Yesterday I woke up with one my headaches. We had a houseguest, so it was most inconvenient. I managed to function to the level of making meals, settling quarrels (the houseguest was 4 years old) and getting dressed, but that was about it.
Before breakfast I took 1,000 milligrams of acetaminophen, and another 1,000 right before lunch. About an hour after each dose, I felt the slightest nudge toward numbness, which quickly disappeared, however, and left me just as miserable as before. I spent a good deal of the day in bed.
Around 4pm I got fed up with the whole situation and decided to research herbal remedies for headaches. I found that for each type of headache, there is a different family of herbs. Since I’d woken up quite hot, I thought that my headache might have been due to inflammation. However, despite the continuing flush in my head, the rest of my body was cold and shivering. I decided to leave aside the heat-giving herbs and cold-giving herbs, and try something for a tension headache. I couldn’t tell whether I was tense or not but in the past, deep-tissue massage for long periods of time has been able to reduce headaches by about 50%.
The only herb I had in my cupboard to treat a tension headache was Chamomile. Thankfully, I had something better than the usual commercial teabags. I’d picked up a largish bag of loose-leaf German chamomile at the local health-food store a couple of months ago, after hearing that it could tame hayfever and pollen allergies.
I prepared a very strong preparation – about 3 tablespoons looseleaf in 6 oz of boiling water – and let it steep for 10 minutes.
About 30 seconds after my first sip, I felt a band of tension I hadn’t even been able to detect go numb at the base of my neck. I continued to sip, waiting about 30 seconds between each sip. The numbness rapidly moved up from the base of my neck to the top of my head.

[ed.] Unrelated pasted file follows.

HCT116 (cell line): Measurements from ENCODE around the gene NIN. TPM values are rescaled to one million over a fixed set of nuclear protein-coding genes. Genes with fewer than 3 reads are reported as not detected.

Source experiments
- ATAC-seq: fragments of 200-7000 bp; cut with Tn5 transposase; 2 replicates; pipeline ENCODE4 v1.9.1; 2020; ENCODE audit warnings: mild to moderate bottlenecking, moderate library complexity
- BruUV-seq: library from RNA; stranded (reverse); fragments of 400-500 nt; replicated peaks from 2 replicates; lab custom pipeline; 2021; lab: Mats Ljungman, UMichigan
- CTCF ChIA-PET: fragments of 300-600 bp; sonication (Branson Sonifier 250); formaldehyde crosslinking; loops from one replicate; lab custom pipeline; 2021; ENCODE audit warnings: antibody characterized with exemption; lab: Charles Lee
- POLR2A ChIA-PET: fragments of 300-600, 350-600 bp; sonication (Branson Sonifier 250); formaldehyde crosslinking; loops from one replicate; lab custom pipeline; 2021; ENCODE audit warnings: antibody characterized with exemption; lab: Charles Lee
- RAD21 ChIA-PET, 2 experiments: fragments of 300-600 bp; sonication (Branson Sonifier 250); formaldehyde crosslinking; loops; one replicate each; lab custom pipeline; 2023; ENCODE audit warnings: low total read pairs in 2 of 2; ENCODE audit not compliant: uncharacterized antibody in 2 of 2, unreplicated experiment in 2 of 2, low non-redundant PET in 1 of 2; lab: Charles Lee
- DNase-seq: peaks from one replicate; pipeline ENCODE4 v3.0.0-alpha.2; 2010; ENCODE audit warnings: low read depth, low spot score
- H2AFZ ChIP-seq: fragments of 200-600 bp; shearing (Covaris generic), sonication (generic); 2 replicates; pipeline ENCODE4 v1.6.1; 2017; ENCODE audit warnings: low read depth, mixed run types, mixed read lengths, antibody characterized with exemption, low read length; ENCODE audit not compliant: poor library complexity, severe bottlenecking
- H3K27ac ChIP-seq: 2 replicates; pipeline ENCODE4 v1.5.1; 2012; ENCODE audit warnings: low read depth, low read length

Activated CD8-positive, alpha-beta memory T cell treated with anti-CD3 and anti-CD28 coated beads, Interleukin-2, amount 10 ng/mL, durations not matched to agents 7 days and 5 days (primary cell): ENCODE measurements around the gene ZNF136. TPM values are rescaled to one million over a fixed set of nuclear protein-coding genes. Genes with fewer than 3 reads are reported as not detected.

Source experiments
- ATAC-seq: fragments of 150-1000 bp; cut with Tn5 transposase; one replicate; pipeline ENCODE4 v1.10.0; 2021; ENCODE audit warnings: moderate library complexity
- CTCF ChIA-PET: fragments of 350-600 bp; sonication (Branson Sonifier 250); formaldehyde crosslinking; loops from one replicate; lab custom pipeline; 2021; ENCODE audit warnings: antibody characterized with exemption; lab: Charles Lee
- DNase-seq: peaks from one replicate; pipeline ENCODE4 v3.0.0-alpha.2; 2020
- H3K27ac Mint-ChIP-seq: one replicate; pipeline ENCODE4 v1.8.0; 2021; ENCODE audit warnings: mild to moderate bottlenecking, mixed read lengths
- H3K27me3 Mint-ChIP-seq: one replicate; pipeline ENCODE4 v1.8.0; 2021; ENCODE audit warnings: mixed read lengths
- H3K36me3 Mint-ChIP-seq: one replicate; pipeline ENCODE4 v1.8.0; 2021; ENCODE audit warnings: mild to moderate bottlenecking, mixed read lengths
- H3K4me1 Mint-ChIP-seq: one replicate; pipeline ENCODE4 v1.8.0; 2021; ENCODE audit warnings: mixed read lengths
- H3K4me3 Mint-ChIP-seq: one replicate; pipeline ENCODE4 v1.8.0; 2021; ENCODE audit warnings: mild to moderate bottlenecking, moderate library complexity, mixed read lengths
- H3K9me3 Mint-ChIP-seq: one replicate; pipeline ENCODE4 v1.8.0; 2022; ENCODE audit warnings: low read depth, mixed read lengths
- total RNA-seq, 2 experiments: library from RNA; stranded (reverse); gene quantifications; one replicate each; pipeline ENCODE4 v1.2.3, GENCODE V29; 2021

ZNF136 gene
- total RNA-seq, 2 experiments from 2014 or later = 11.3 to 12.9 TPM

After the last sip – the whole 6 oz took about 4 minutes to ingest – no pain was left in my head except for a dull tight spot in the back of my head, on the left side.
I lay down, supporting my neck with my son’s soft pajama pants (clean, I promise) and letting my head hang down a bit. I tried to watch some Poirot, for one of the worst byproducts of a headache is boredom. However, within 5 minutes I fell asleep.
I woke up around 6, with only minor traces of sleepiness remaining. I was able to drive, and because I’d gotten nothing done all day I took the kids out for dinner.
*** End of journal entry ***
If I were to recommend this remedy for someone who has to work during the day or who must drive, I would suggest sipping much more slowly and through the day. Chamomile, I am told, calms the nerves. Another possibility is to drink a strong preparation right before bed after one has been busy, stressed out, or grieving during the day, in order to allow the relaxation that will prevent the morning headache.
Obviously it’s a very powerful remedy. The wonderful thing about it, however, is that after the sleepiness wears off, the pain does not come back. The nerves have been calmed and the muscles relaxed.
For those whose headaches are not tension headaches, there are an abundance of other herbal remedies. While some of them do interact with medications, they generally do not have side effects of their own. Many drugs affect the gut biome, but as far as I know herbs do not have this problem.
A good herbalist will be able to quickly sort through which kind of headache you have and which herb will treat it. Unlike modern medical researchers, herbalists do not usually have to find the exact chemical or biophysical cause of an illness in order to treat it. They use classifications like hot, cold, wet, and dry, to describe a physical condition and use herbs that bring these characteristics back into balance. By God’s grace and the reasonableness of Nature, this kind of treatment is generally an effective method unless some very complicated disease is involved.